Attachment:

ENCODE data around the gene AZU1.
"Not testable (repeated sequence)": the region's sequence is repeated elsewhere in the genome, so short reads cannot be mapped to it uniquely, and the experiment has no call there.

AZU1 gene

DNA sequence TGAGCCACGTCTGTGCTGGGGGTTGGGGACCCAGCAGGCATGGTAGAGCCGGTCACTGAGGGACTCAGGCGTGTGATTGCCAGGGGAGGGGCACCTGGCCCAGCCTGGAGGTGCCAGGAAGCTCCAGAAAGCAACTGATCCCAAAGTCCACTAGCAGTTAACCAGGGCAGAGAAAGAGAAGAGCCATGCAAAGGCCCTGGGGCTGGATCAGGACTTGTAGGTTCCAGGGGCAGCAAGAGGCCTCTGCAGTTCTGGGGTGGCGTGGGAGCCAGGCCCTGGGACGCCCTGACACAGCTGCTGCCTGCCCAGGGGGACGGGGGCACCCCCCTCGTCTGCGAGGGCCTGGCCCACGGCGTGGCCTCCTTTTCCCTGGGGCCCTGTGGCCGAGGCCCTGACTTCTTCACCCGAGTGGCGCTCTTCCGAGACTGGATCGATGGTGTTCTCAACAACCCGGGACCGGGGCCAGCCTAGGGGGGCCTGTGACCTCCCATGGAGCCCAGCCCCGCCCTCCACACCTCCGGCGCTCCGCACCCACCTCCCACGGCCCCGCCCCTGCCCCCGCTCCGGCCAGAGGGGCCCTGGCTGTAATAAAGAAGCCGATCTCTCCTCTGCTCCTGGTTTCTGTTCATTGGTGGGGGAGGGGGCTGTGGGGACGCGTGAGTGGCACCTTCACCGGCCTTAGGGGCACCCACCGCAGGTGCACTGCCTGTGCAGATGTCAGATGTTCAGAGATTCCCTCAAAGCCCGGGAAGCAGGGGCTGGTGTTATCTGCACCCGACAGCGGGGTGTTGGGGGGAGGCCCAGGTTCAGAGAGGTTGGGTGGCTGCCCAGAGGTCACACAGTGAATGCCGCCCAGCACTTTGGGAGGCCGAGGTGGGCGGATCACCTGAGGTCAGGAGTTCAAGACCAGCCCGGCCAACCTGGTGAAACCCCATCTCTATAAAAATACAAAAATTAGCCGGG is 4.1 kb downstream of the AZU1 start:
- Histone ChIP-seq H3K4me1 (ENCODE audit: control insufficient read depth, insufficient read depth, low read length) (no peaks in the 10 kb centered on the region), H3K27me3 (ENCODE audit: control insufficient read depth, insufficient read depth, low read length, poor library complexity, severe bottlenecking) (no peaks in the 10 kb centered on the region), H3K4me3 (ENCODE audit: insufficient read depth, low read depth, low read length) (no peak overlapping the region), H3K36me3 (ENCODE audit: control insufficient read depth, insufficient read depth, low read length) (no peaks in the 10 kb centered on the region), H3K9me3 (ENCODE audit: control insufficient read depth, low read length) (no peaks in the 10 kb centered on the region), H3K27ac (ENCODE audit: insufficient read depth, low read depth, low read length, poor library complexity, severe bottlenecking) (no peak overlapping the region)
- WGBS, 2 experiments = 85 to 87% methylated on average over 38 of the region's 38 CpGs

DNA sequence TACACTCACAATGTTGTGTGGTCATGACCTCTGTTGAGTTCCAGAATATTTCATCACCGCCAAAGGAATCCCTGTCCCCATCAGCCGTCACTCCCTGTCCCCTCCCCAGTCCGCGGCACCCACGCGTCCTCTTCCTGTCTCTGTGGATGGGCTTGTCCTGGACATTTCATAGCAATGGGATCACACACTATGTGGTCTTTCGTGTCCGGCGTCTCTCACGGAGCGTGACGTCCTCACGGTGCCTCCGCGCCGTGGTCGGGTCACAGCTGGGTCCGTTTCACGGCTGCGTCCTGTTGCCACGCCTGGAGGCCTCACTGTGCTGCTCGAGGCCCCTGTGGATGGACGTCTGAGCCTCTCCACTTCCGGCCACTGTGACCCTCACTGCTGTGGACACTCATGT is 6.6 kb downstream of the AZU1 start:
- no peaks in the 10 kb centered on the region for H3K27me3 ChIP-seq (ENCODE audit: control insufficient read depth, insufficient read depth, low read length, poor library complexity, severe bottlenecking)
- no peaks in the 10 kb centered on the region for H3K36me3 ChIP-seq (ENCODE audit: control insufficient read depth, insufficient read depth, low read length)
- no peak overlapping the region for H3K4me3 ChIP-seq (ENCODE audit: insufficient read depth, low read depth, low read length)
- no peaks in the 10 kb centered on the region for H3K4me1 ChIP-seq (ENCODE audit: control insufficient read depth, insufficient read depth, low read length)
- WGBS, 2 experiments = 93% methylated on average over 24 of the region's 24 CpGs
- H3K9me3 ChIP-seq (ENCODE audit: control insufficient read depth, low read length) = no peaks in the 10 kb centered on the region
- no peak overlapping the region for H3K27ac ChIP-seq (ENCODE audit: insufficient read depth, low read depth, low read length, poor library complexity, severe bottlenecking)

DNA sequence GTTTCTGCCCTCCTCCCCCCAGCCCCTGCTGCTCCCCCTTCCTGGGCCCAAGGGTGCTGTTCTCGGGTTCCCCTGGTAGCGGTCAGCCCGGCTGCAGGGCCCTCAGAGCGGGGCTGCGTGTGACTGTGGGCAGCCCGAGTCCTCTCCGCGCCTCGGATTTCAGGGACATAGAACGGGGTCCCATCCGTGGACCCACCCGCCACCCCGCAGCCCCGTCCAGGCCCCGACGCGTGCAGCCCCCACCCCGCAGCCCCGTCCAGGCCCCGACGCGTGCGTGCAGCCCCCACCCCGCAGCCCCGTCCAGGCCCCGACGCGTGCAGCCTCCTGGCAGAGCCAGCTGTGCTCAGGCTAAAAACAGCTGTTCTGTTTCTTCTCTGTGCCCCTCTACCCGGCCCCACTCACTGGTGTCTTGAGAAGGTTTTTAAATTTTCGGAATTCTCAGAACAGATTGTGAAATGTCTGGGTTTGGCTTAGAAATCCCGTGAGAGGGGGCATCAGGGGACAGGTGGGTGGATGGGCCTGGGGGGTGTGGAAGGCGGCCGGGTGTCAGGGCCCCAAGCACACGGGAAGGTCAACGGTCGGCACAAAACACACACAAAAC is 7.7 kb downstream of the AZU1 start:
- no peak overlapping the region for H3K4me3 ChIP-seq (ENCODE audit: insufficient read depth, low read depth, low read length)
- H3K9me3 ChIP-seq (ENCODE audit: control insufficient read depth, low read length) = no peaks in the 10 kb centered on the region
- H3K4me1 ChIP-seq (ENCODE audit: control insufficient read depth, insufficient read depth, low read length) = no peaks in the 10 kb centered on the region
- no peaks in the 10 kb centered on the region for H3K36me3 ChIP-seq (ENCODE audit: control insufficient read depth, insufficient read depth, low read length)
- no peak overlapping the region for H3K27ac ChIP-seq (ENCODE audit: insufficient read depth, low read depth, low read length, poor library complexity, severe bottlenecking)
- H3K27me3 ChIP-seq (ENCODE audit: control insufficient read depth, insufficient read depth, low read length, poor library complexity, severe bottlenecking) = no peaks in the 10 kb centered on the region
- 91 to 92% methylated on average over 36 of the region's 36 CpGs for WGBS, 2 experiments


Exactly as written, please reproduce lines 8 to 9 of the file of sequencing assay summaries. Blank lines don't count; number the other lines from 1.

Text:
- no peaks in the 10 kb centered on the region for H3K27me3 ChIP-seq (ENCODE audit: control insufficient read depth, insufficient read depth, low read length, poor library complexity, severe bottlenecking)
- no peaks in the 10 kb centered on the region for H3K36me3 ChIP-seq (ENCODE audit: control insufficient read depth, insufficient read depth, low read length)